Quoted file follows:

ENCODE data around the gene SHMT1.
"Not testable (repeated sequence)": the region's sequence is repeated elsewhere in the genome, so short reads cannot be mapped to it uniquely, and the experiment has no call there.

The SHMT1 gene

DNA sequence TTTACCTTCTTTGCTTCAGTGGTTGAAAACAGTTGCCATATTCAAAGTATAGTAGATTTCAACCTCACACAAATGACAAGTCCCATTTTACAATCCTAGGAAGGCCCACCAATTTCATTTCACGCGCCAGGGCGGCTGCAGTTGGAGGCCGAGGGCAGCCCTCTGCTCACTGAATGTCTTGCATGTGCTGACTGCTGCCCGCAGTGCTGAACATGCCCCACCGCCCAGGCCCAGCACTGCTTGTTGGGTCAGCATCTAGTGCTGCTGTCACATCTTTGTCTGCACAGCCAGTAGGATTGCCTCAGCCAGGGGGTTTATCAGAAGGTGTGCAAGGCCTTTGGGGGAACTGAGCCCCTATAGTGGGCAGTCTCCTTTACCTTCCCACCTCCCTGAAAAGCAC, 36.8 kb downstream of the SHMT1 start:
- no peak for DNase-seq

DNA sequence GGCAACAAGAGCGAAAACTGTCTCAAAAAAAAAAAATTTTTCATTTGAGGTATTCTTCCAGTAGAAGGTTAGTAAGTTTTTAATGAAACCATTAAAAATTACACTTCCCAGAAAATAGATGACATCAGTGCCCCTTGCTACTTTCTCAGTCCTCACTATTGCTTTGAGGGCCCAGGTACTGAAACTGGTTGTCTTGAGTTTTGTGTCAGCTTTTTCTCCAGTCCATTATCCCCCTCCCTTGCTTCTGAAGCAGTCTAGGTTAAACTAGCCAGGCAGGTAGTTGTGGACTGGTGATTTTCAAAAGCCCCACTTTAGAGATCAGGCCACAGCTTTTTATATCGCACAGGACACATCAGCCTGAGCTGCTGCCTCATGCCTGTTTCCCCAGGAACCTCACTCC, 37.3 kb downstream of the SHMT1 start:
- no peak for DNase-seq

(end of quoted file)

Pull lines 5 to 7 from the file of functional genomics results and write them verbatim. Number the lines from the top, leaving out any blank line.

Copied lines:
- no peak for DNase-seq

DNA sequence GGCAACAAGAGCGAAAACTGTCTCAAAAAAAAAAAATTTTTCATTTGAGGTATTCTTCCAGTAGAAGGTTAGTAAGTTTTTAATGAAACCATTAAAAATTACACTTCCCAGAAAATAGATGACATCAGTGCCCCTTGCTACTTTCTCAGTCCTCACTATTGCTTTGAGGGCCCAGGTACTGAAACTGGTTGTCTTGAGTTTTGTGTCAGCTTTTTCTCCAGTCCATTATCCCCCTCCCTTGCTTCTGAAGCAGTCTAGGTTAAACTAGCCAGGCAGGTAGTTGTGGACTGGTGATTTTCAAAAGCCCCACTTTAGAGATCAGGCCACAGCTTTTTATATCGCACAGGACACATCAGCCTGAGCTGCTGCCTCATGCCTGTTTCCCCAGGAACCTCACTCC, 37.3 kb downstream of the SHMT1 start:
- no peak for DNase-seq